Poor security leads to improper tax info disclosure, watchdog says
Privacy commissioner Jennifer Stoddar had more than a dozen recommendations in annual report
OTTAWA—The federal privacy watchdog says weak security practices at the federal tax office led to thousands of files being inappropriately accessed for years without detection.
Privacy commissioner Jennifer Stoddart has more than a dozen recommendations—including better monitoring of employee access rights—to ensure the Canada Revenue Agency protects sensitive information.
“Canadians deserve to have their personal information protected, particularly when they provide it to the government under legal compulsion,” Stoddart said in a news release.
She tabled a special audit of the revenue agency along with her annual report on compliance with the Privacy Act, the law that governs how federal agencies handle personal information.
For the second year in a row, all-time highs were set for both privacy complaints about federal organizations as well as data breaches reported by departments and agencies.
From April 2012 to the end of March, Stoddart received 2,273 complaints from the public, up from 986 over the same period a year before.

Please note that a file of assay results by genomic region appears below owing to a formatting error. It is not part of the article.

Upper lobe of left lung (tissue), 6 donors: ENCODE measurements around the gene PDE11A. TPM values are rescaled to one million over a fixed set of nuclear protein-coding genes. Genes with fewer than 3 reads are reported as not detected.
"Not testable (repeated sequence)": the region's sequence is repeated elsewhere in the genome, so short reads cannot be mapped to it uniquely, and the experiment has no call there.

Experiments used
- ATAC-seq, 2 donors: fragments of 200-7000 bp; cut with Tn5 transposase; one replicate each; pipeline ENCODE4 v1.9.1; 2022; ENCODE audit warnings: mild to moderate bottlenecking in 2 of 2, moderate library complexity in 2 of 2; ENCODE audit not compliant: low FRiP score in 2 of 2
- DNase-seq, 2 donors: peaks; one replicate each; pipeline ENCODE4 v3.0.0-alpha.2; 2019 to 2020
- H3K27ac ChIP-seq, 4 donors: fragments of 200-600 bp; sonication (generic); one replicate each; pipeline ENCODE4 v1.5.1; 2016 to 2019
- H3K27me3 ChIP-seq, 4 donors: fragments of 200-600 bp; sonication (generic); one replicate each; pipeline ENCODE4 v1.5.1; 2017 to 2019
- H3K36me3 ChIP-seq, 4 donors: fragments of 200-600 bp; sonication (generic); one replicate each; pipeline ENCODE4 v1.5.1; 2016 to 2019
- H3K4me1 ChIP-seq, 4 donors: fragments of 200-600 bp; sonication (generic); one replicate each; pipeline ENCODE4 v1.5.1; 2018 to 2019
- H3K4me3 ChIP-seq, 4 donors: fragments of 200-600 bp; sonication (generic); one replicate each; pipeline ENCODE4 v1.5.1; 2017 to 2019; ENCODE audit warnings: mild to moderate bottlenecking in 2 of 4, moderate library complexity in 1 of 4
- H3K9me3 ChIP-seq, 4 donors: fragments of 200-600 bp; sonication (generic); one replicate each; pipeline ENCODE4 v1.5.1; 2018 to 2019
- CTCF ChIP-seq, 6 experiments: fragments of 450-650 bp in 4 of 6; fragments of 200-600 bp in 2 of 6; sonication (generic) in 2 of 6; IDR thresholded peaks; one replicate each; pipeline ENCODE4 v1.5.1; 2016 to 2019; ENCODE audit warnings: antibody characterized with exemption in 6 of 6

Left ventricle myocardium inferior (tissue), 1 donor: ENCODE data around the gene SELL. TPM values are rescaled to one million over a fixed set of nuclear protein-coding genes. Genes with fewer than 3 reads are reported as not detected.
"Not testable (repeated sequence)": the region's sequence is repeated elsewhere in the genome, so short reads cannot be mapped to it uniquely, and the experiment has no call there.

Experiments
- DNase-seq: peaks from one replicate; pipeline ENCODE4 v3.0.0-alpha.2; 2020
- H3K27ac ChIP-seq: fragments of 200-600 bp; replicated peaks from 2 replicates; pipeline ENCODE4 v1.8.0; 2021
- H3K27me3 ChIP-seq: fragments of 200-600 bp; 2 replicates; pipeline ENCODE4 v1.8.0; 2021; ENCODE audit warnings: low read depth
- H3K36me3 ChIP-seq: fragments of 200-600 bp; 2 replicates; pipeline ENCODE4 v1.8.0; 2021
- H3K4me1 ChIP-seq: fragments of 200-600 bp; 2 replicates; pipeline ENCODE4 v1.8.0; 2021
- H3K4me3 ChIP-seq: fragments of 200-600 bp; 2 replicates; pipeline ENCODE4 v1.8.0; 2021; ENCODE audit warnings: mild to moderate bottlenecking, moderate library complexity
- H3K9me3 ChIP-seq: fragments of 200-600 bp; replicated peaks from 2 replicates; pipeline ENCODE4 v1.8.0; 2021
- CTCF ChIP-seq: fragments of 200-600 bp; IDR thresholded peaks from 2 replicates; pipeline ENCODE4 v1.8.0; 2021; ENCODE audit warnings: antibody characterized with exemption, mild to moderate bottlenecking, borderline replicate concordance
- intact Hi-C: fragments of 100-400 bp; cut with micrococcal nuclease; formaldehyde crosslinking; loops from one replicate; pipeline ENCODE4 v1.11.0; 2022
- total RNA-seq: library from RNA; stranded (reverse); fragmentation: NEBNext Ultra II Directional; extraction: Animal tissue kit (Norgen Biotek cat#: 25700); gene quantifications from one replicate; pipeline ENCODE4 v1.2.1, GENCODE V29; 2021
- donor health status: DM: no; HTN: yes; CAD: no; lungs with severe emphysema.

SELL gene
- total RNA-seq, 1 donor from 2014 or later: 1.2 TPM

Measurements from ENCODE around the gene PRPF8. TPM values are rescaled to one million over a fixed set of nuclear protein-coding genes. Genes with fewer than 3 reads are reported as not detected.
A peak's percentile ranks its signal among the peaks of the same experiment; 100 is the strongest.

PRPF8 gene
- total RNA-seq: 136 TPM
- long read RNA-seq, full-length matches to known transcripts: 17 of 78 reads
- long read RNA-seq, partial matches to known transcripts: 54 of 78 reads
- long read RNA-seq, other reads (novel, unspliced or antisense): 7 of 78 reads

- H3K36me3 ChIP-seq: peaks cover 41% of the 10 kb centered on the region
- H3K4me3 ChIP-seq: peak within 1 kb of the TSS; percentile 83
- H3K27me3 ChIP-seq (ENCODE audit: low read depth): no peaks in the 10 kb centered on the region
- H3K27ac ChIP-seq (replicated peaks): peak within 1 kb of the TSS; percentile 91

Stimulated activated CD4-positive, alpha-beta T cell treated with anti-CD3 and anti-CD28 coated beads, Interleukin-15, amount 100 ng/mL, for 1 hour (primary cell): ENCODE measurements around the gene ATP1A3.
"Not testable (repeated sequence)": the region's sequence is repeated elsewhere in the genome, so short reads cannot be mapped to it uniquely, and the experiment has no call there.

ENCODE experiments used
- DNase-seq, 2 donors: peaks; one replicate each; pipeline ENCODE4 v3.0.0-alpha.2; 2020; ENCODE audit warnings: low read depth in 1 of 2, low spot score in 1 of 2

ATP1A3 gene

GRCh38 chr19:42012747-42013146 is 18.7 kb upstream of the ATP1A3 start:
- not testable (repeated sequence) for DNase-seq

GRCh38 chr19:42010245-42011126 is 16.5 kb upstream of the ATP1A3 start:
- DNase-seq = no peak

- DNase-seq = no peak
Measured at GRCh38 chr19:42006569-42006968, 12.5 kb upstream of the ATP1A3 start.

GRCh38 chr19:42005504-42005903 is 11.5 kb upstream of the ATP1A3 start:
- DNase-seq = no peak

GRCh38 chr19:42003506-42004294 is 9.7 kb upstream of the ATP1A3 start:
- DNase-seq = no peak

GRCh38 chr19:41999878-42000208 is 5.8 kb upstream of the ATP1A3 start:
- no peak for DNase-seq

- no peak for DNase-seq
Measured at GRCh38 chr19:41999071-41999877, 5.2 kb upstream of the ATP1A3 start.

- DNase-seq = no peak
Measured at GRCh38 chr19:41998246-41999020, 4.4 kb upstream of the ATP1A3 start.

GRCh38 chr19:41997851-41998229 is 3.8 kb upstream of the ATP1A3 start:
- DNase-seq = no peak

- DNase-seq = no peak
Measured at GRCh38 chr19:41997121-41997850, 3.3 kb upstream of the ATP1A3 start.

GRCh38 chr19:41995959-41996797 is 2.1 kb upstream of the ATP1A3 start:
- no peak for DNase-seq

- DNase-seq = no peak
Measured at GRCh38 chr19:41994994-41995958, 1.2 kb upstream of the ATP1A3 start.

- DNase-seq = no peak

Much of the increase stemmed from two highly publicized data breaches involving Employment and Social Development Canada and the Justice Department.
Stoddart also flagged elements of the Canada-United States perimeter security pact, intended to smooth the passage of goods and people across the 49th parallel while beefing up continental defences.
She expressed concern about plans to keep information for 75 years once it’s collected by border officials under a new entry-exit system that will track the movements of travellers.
Stoddart also objected to an absence of signs informing people they might be subject to detention, questioning or searches in areas including departure lounges or shipping terminals—part of a plan to extend the powers of Canada Border Services Agency officers.
“Perimeter security is and will remain an important priority for the government,” Stoddart said in the release. “Our office has joined with our provincial and territorial colleagues in raising the need to ensure that the standards and values behind our privacy laws are not diminished.”
Stoddart leaves the privacy commissioner’s post later this year.
A successor has not been named.